I did this. I was visiting my friend Stanford Addison, a Northern Arapaho horse trainer who lives on the Wind River Reservation in central Wyoming. One evening, he decided to watch The Missing. The movie stars Cate Blanchett as a New Mexico pioneer. Her daughter gets kidnapped by an extremely unpleasant Apache shaman and his group of thugs. As she starts the search, Ms. Blanchett discovers the pinafored bodies of her neighbors strewn on the garden path, left by assailants who are in the habit of dipping eagle talons in rattlesnake venom and pressing them into the alabaster necks of their victims. Not long afterward, she finds her lover, dismembered and stuffed into a hide pouch, swinging gently over a campfire.
One of Stanford’s nephews appeared in the doorway at this point and asked. "Are the Indians the good guys or the bad guys in this movie?"
His cousin, one of five family members watching in the darkened room, replied, "We’re always the bad guys."
I shifted in my chair, feeling my throat contract with the strangeness of seeing a western, for the first time, through Native American eyes. I was clearly the only one who was suffering. Everyone else sat, relaxed, in their plastic chairs. Addison, who was paralyzed in a car crash 25 years ago, lay unperturbed on his bed, stroking his new pit bull pup, a silky little female with blue eyes and light brown hair. Her nature ran so counter to the reputation of her breed that Addison had named her Shy.
Just then, on the screen, Cate Blanchett spat, "Indians!" with pure disgust and fear. The Apache shaman blew some dust into the eyes of a white man who started bleeding from his eyeballs, and commenced dying in dusty, noisy agony. I got up, saying it was late and I needed to go.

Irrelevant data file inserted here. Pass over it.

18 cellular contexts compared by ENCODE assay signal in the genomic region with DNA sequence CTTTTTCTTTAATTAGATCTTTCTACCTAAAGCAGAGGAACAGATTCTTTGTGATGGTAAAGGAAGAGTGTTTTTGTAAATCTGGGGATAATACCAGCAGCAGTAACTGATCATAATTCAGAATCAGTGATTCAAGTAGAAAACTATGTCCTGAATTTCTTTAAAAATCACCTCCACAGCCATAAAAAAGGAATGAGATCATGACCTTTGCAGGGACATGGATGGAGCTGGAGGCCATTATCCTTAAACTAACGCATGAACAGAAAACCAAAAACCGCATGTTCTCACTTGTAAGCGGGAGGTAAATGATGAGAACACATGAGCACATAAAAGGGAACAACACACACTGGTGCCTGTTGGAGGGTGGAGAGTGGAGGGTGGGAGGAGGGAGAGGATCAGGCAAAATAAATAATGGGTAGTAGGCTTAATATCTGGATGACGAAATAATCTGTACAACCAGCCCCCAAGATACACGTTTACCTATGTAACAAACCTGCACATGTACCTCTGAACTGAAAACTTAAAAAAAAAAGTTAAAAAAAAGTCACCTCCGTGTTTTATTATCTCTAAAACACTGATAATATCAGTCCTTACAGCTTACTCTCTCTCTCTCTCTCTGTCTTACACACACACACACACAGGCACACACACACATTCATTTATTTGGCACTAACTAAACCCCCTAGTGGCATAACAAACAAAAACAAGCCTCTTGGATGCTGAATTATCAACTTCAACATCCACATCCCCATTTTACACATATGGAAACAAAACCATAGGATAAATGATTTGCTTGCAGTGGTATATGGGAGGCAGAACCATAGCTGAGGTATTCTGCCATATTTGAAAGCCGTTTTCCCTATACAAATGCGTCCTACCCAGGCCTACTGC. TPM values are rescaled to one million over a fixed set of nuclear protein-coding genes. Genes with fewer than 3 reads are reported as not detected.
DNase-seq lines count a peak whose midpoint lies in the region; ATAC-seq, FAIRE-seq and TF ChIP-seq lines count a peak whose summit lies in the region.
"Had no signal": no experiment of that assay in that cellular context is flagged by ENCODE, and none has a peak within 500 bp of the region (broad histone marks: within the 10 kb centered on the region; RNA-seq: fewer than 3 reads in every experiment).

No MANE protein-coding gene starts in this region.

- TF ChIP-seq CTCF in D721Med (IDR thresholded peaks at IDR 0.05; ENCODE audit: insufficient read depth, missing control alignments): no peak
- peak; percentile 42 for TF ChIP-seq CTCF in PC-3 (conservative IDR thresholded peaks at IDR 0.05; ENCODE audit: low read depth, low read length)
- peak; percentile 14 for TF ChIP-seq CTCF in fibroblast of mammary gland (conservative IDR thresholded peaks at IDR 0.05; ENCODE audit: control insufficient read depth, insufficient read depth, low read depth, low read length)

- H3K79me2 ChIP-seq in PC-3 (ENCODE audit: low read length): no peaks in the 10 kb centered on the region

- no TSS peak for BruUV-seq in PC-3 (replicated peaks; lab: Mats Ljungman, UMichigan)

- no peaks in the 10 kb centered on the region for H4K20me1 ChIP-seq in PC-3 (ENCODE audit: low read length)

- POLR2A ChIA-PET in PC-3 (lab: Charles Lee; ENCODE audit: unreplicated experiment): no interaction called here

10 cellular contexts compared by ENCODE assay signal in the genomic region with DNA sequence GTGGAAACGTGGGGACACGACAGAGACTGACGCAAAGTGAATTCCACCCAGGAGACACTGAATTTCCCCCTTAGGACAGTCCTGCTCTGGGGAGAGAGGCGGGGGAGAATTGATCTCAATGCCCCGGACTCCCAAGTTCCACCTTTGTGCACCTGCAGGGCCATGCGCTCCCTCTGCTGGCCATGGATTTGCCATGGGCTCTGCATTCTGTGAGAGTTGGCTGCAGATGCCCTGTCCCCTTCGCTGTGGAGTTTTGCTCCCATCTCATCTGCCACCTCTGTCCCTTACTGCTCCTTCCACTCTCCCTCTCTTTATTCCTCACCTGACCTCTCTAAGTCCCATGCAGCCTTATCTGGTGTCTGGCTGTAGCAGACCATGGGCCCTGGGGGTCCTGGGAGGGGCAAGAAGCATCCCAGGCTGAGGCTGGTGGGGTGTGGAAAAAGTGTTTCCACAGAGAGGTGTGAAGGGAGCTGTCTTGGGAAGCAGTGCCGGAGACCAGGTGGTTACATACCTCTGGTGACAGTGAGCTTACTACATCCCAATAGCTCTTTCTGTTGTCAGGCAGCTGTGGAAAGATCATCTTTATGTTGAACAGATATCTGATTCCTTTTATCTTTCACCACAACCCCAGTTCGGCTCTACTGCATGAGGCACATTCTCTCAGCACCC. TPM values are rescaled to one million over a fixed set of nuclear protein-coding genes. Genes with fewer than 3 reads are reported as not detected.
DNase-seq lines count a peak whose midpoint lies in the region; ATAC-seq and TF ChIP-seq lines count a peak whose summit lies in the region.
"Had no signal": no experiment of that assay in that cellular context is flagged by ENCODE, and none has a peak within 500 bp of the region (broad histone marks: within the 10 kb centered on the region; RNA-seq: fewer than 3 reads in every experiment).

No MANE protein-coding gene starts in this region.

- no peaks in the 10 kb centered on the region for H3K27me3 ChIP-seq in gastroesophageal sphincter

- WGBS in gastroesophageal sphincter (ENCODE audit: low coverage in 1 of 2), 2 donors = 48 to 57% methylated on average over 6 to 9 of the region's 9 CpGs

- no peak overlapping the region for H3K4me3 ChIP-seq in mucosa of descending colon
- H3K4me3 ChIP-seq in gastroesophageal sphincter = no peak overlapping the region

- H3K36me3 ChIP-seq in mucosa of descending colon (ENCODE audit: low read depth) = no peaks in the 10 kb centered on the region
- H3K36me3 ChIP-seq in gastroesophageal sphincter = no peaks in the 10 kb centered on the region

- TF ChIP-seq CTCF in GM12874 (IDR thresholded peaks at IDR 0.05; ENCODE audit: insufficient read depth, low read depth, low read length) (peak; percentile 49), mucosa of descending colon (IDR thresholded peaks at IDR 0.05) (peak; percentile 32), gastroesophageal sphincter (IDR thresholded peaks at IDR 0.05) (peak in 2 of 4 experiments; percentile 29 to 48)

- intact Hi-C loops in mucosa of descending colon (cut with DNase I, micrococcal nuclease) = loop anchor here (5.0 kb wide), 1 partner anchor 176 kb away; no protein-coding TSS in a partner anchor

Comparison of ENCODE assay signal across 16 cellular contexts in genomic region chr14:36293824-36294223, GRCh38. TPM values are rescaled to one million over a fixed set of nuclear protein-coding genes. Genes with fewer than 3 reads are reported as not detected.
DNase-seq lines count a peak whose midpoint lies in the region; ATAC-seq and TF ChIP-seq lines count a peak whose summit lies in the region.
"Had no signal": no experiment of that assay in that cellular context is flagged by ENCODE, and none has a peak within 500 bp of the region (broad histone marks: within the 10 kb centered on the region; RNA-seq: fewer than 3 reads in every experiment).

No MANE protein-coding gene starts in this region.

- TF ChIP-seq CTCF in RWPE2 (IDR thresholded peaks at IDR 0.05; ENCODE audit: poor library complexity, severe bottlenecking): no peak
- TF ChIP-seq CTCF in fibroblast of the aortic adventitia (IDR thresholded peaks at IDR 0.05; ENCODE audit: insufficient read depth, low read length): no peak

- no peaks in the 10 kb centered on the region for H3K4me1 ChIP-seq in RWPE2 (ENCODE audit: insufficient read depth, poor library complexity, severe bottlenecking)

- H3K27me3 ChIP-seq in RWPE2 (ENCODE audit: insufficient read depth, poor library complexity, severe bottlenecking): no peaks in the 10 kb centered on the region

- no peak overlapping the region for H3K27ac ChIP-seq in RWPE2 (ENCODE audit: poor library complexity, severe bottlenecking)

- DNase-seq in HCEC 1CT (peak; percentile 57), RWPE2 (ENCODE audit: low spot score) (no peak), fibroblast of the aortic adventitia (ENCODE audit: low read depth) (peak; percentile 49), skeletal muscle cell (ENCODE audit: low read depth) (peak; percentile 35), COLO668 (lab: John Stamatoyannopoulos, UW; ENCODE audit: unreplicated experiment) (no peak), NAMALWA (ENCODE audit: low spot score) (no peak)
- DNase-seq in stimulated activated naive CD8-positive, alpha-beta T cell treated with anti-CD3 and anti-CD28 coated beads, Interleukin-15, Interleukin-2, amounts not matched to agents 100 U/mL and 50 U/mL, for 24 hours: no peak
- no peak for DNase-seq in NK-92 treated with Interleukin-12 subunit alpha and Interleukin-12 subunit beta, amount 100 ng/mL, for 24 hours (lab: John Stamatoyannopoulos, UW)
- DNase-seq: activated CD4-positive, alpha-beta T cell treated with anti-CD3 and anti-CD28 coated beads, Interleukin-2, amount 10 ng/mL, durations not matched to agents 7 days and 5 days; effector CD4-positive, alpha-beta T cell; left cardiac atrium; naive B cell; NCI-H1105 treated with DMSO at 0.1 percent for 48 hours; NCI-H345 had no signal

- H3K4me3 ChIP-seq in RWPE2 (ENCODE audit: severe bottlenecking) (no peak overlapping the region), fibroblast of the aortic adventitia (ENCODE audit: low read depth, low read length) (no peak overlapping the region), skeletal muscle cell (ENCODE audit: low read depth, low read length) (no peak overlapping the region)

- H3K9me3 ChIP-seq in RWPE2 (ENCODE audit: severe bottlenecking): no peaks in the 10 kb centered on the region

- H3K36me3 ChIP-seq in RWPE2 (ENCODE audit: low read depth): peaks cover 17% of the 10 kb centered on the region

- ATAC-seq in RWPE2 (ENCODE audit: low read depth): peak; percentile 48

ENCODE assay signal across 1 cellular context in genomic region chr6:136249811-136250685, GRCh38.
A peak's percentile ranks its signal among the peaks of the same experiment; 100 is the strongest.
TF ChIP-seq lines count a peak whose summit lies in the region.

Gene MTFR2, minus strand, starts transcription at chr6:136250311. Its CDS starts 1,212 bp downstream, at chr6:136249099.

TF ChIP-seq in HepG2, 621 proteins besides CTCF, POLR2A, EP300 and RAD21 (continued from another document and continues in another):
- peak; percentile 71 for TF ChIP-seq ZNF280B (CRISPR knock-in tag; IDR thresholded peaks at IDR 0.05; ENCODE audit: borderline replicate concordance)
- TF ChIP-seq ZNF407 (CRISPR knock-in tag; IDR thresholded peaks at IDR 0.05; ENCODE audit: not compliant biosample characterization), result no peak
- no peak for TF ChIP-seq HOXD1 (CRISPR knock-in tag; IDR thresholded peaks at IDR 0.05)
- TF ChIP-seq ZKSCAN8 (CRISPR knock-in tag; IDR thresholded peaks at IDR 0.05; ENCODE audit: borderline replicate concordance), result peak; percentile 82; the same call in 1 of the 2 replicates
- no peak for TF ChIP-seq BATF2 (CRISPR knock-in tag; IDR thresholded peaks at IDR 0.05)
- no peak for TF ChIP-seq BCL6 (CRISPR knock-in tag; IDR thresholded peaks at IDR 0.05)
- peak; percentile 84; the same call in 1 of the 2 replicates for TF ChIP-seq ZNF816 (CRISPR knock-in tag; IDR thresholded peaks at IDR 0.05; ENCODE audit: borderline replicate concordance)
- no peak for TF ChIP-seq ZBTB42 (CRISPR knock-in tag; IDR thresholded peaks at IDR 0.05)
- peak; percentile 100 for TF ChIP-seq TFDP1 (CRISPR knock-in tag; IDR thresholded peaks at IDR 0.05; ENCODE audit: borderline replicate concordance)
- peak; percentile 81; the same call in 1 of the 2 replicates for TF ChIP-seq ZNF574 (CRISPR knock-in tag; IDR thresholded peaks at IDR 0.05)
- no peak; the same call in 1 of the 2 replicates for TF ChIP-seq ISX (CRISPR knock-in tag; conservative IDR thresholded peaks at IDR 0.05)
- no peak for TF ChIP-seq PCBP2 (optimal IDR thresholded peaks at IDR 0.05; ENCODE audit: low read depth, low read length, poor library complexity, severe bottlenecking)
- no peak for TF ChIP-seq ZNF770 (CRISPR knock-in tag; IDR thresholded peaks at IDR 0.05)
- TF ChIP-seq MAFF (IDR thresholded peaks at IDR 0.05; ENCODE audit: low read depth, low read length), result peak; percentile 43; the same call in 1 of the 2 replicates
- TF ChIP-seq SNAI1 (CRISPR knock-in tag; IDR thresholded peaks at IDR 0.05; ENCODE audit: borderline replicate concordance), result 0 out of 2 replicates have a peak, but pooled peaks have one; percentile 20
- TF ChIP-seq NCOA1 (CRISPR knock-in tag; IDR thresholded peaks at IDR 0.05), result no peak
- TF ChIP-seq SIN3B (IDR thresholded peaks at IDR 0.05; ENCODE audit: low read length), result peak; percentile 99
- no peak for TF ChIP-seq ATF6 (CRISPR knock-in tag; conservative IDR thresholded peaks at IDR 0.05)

"You just can’t take it, can you?" Stan laughed.
I said, "You’re right. I can’t."
But a larger lesson lay in store. A few weeks later, one of Stan’s nephews and I decided to go to the movies in Riverton. Riverton is a town that’s had its share of troubles. The white supremacist World Church of the Creator relocated there a couple of years ago. It didn’t take long for it to turn tail and go back to Illinois, but the fact that it moved here, to a town that is located on the Wind River Reservation (although it isn’t legally part of it) says a lot about which race has dealt out the suffering in this country and which race has received it.
When I went to pick up Daniel, his cousin Aaron and uncle JR both said they wanted to go, too. We were running a little late for the chosen movie — The Passion of the Christ. That was fine with me. I wasn’t in the mood to see Jesus get beaten to death in slow motion, and Hidalgo was starting 20 minutes later. Perfect. Any takers? Nope.
By the time we walked in, about 15 minutes late, any hope of seeing Jesus unbloodied and whole had evaporated. I had been instructed to keep a close eye on JR, because he had gone into a coma after a car accident about 20 years ago. He had come out of it remarkably well, but at 40 he was still prone to taking unannounced, lengthy walks through the high desert.
"When he don’t turn around, we call the BIA cops," Stan told me.
JR’s 73-year-old mother, Stella, was more direct. "Watch him," she told me sternly as we left. So I watched JR, and JR watched Jesus get peeled like an onion by the Romans. Riveted, JR didn’t move a muscle.
Eventually, buoyed by sheer gratitude that the end of the movie was near, I relaxed enough to actually watch the crucifixion scene. The cross was hoisted and Jesus delivered the line that clinched the movie: "Father, forgive them. They know not what they do." A single tear dropped to the dirt, splashing as perfectly as physics and cinematography would allow.
I was surprised to feel tears in my own eyes. On the way home, my companions talked about how they’d loved the movie. I said how much the crucifixion line had touched me.
"Yeah," said Aaron. "It reminds me of me."
Of Native Americans?
Because of what white people have done to your people?
"Yeah," said Aaron. "Yeah," echoed Daniel. "Yeah," said JR.